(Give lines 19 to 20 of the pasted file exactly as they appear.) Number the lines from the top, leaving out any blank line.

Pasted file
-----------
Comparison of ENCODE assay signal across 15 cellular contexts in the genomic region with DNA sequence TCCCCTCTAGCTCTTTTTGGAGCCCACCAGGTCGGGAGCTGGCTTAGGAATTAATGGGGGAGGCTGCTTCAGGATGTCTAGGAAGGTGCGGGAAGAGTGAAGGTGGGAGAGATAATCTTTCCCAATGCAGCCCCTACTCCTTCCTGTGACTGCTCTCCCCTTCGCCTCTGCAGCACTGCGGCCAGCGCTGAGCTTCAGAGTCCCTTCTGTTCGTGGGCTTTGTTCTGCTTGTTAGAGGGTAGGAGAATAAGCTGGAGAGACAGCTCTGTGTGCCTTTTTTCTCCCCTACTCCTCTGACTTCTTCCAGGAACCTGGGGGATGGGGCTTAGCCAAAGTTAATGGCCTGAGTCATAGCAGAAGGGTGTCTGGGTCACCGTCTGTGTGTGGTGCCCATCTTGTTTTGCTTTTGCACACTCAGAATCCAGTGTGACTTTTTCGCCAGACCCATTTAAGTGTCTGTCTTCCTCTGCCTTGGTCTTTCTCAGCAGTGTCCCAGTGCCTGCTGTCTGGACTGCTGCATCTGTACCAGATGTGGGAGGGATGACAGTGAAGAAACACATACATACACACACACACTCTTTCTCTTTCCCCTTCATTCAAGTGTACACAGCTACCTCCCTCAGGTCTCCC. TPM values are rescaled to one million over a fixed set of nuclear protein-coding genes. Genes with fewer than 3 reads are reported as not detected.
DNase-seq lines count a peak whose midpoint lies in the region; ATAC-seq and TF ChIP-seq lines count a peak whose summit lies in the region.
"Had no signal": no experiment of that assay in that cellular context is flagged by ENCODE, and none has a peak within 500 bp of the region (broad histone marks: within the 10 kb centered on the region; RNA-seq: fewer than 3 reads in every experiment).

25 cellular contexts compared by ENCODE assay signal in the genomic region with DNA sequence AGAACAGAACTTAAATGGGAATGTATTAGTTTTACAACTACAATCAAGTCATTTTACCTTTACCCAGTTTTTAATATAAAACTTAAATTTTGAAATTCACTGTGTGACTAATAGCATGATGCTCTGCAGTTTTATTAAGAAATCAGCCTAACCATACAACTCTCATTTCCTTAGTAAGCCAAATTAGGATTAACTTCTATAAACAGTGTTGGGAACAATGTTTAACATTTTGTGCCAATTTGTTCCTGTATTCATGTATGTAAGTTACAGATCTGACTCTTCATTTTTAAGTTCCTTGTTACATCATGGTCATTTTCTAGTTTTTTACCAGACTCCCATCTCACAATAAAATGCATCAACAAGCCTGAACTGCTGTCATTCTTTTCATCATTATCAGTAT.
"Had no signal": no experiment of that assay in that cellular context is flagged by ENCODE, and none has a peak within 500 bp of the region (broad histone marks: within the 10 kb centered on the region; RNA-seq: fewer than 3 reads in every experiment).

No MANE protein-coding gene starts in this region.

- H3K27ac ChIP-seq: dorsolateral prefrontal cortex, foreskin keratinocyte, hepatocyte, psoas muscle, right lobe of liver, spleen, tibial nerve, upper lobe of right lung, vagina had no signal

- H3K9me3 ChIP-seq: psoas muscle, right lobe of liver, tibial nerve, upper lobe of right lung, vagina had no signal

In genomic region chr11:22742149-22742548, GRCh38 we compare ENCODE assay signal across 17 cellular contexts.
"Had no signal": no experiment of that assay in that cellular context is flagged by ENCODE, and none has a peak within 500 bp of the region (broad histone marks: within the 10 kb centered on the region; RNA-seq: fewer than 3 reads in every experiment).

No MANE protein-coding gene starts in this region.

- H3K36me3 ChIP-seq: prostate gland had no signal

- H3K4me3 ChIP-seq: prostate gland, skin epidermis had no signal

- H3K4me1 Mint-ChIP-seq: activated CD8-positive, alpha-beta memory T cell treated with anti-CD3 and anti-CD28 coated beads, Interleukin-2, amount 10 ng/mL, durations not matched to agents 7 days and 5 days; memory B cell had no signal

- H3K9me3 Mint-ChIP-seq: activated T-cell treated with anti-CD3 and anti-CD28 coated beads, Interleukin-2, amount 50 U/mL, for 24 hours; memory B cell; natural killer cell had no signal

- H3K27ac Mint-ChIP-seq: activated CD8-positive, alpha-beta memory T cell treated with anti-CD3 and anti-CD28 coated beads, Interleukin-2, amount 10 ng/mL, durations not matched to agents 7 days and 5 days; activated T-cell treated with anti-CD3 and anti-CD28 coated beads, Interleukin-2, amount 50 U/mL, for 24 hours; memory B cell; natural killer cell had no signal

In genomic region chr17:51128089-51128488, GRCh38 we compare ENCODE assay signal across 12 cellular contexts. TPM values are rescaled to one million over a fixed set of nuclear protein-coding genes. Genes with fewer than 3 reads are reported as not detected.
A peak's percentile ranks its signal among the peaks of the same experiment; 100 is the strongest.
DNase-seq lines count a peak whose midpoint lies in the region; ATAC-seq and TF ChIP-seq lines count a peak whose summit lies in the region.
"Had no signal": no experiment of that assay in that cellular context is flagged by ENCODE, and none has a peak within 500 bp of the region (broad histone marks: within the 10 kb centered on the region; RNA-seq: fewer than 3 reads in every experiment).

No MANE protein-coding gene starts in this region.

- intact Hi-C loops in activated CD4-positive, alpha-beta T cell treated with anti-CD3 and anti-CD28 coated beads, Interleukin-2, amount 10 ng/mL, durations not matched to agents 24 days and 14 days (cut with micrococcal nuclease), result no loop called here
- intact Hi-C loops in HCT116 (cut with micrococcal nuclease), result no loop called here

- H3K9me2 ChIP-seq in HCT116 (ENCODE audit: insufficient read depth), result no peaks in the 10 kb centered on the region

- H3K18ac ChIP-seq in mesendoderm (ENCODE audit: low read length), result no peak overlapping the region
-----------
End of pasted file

DNase-seq lines count a peak whose midpoint lies in the region; ATAC-seq and TF ChIP-seq lines count a peak whose summit lies in the region.
"Had no signal": no experiment of that assay in that cellular context is flagged by ENCODE, and none has a peak within 500 bp of the region (broad histone marks: within the 10 kb centered on the region; RNA-seq: fewer than 3 reads in every experiment).